Santa Rosa Memorial Hospital is gearing up for what may be the second nurses strike in a month, reserving replacement nurses and establishing a contingency plan representatives say will keep hospital services flowing.
If carried out, the strike will run three days, from 5 a.m. Saturday until 5 a.m. Tuesday. As required by law, the Staff Nurses Association, which represents about 660 Memorial nurses, notified the hospital administration of its intent to strike 10 days prior to the scheduled walkout.
On Oct. 2, two days after their contract expired, nurses staged a three-day strike to protest what they said were numerous "take-aways," including proposed reductions in night shift pay and on-call pay. The two sides also disagree on wage increases.
The union says its nurses deserve raises, especially given that Memorial has posted a record $38 million operating margin for the fiscal year ending June 30.
But hospital officials has said that its operating margins -- the difference between revenue and costs -- are just enough to allow the hospital to reinvest in new technology and other infrastructure. Also, hospital officials argue that they plan for reduced government payments with the full implementation of President Barack Obama's health care overhaul.
In addition, Local 39 Operating Engineers, which represents 18 building and equipment workers at Santa Rosa Memorial and Petaluma Valley hospitals, has given notice of its intent to strike at both facilities during the same three-day period as the nurses strike.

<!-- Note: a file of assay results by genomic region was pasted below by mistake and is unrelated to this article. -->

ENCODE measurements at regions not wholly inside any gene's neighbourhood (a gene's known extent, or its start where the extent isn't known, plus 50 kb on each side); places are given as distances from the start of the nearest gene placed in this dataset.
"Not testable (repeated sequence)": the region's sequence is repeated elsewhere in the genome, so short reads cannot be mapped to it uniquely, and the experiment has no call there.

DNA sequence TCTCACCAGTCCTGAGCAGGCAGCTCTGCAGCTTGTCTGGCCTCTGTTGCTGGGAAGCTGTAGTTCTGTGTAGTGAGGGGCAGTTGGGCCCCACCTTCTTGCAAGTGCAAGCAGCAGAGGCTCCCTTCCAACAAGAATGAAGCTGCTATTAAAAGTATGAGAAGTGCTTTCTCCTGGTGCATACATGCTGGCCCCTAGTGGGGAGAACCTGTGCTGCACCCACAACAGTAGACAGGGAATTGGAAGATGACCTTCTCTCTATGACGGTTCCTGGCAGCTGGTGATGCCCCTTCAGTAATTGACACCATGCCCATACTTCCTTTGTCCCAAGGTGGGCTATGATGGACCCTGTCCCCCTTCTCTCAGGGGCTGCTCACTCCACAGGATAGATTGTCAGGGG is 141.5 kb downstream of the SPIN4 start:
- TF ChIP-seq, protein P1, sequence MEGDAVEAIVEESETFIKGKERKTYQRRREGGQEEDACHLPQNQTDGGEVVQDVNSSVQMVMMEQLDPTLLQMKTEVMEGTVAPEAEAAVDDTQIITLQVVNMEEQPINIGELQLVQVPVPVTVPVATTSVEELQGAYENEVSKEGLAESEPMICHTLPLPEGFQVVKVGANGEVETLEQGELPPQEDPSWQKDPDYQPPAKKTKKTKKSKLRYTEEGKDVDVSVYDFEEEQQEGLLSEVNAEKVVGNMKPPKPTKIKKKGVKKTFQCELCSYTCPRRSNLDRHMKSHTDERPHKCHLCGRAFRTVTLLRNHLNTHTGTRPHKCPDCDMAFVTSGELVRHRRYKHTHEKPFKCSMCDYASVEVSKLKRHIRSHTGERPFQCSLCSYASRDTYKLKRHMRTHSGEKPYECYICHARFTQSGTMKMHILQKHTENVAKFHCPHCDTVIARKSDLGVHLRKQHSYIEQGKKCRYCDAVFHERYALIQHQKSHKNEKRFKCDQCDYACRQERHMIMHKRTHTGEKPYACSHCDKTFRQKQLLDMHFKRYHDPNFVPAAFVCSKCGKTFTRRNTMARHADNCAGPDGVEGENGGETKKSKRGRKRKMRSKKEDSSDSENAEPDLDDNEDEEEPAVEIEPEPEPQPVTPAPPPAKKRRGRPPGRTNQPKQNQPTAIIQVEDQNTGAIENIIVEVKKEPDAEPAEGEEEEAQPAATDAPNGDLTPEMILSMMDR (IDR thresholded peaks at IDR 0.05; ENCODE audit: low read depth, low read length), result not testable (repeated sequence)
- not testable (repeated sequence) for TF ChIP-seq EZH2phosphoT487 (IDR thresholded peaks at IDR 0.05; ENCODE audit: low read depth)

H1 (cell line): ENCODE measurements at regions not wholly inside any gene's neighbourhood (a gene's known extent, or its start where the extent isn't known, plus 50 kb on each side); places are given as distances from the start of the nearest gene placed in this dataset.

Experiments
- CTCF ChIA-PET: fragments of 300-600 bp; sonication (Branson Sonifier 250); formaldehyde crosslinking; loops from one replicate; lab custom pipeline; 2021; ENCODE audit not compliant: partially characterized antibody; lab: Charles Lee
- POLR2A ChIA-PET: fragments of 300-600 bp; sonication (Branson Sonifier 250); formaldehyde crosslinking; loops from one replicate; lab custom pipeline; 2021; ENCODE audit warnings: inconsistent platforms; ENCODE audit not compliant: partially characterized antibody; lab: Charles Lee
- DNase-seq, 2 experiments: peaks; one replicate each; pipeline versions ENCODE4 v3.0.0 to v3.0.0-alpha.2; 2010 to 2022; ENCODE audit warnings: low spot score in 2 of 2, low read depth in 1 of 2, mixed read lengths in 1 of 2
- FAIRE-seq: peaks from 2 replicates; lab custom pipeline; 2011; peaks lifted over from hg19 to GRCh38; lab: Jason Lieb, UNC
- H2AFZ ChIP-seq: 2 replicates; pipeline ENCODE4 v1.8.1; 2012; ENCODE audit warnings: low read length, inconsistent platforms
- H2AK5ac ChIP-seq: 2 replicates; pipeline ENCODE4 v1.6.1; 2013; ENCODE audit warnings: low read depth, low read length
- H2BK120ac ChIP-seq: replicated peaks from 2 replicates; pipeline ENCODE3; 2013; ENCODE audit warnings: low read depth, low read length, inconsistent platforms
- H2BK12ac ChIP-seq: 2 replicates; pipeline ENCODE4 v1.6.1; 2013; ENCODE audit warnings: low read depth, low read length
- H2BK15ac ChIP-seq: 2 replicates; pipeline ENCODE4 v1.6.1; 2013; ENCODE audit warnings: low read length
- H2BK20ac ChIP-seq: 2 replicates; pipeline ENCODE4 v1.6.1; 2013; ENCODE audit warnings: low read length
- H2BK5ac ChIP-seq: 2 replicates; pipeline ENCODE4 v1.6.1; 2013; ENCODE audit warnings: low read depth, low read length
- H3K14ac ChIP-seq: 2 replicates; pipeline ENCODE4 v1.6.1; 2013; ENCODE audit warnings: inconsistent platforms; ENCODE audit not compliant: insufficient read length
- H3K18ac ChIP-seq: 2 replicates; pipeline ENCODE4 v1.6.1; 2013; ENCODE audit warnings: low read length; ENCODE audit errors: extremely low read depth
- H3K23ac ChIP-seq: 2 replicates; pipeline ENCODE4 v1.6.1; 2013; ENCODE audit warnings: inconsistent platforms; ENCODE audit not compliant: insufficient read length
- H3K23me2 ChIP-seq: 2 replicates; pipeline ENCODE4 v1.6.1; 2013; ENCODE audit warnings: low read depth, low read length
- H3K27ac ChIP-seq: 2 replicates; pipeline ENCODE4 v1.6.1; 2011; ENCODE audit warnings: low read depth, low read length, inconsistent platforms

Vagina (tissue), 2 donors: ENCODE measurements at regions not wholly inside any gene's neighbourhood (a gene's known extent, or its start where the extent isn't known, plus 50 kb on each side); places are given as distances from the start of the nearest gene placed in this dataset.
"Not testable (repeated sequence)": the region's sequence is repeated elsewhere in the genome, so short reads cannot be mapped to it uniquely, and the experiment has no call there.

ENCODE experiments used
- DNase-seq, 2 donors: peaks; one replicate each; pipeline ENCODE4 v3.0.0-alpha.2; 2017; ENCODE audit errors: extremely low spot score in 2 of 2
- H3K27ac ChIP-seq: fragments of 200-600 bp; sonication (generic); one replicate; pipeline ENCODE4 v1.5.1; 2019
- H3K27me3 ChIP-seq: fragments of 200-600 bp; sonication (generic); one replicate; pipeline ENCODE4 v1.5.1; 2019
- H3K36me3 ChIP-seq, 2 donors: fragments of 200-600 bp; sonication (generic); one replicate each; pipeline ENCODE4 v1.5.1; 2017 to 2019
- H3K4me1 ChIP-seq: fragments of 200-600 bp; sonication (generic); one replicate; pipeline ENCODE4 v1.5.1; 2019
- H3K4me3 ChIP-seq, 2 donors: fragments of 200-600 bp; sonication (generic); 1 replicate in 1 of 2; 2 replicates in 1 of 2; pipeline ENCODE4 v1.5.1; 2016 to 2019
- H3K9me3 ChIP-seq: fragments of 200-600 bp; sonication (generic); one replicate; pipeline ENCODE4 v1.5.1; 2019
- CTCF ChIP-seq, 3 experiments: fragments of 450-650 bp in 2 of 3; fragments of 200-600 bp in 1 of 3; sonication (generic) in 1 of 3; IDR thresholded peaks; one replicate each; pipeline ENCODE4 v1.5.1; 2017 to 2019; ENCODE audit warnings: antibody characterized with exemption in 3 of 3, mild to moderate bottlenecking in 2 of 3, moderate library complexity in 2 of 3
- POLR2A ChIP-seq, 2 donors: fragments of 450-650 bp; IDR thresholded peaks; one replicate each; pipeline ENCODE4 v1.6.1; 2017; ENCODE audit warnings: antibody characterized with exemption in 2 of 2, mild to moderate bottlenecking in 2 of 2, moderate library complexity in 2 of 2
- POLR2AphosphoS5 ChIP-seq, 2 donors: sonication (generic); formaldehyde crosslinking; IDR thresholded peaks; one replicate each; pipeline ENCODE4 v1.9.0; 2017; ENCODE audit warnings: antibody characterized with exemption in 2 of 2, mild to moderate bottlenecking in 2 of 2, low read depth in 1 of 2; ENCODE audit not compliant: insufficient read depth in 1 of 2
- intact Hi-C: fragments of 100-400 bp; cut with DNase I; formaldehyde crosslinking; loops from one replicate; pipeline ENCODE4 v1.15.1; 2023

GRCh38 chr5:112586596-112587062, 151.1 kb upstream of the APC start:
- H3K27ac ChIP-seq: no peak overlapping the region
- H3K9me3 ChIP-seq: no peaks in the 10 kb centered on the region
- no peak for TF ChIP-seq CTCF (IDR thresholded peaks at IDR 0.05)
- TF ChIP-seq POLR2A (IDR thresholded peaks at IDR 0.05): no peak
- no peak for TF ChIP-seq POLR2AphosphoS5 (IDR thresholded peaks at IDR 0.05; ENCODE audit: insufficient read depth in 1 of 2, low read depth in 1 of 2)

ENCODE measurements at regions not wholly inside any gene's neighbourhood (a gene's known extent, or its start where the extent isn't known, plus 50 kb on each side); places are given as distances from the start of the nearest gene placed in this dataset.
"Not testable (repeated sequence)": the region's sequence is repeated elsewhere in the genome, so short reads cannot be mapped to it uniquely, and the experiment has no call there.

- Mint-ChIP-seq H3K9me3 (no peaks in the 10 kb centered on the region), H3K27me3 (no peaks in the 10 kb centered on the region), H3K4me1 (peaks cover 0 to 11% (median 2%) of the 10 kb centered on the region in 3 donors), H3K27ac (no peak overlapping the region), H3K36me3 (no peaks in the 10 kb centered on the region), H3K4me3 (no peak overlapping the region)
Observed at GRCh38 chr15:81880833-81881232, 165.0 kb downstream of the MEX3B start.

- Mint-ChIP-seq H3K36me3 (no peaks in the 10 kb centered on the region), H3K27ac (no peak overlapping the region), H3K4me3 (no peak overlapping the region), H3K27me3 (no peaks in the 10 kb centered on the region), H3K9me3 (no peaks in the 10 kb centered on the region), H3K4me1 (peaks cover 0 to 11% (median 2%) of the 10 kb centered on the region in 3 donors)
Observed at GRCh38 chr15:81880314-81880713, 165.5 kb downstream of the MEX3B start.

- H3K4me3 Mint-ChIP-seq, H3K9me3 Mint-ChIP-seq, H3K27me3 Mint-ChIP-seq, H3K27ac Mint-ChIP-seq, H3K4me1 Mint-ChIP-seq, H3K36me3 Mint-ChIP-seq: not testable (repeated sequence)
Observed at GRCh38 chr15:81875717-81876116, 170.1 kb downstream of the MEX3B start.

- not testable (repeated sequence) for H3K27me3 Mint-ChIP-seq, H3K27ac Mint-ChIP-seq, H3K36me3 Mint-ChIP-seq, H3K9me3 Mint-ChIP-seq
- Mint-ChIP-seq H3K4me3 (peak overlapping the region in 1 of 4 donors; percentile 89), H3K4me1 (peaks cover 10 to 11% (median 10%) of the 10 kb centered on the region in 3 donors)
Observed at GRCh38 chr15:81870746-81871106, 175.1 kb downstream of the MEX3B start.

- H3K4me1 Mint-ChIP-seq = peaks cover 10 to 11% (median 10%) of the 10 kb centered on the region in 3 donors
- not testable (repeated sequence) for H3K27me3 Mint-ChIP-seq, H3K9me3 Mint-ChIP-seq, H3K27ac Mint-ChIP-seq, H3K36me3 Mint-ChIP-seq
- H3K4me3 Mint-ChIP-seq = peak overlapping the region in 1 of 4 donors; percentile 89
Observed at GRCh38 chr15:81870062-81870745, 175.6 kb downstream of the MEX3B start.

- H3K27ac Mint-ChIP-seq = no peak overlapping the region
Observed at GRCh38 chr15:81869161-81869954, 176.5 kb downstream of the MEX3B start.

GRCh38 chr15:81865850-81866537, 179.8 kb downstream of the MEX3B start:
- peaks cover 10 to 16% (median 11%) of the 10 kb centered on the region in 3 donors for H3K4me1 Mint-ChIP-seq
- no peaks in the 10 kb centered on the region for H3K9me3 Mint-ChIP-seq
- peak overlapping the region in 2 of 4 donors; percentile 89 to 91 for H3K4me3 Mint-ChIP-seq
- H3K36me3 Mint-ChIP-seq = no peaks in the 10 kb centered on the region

"As we demonstrated throughout strikes at both of our hospitals earlier this year, we are committed to continuing to provide high quality, safe, compassionate care and service without interruption," Debra Miller, vice president of human resources for St. Joseph Health in Sonoma County, said in a statement.
Miller said the two strikes will not "distract from our focus on serving patients, their loved ones, and health care partners throughout the region who rely on us."
Representatives with the Staff Nurses Association and Local 39 could not be reached Thursday for comment.
St. Joseph said it has reserved replacement nurses through an agency. But current nurse strikes at Sutter Health hospitals in the Bay Area have created a "demand for nurses" and St. Joseph was forced to contract replacement nurses for five days.
That means that Memorial Hospital nurses who strike won't be able to go back to work until Thursday, when replacement nurses leave. Replacement workers also have been reserved to cover the work of striking engineers, hospital officials said.
In the event of a strike, St. Joseph Health will temporarily close its urgent care center in Windsor. Its urgent care centers in Santa Rosa and Rohnert Park will treat all local patients Saturday, Sunday and Monday. The Santa Rosa urgent care center will be open from 7 a.m. to 7 p.m. daily while the Rohnert Park center will be open from 9 a.m. to 7 p.m. daily.
Both the National Union of Healthcare Workers and the California Nurses Association are expected to take part in "informational picketing" during the nurses strike at both Memorial and Petaluma Valley hospitals.
Anna Bruno, a registered nurse who works in the operating room at Petaluma Valley Hospital, said she expects between 40 and 50 Petaluma nurses to picket with Santa Rosa nurses Saturday afternoon. About 160 Petaluma Valley Hospital nurses are represented by the California Nurses Association.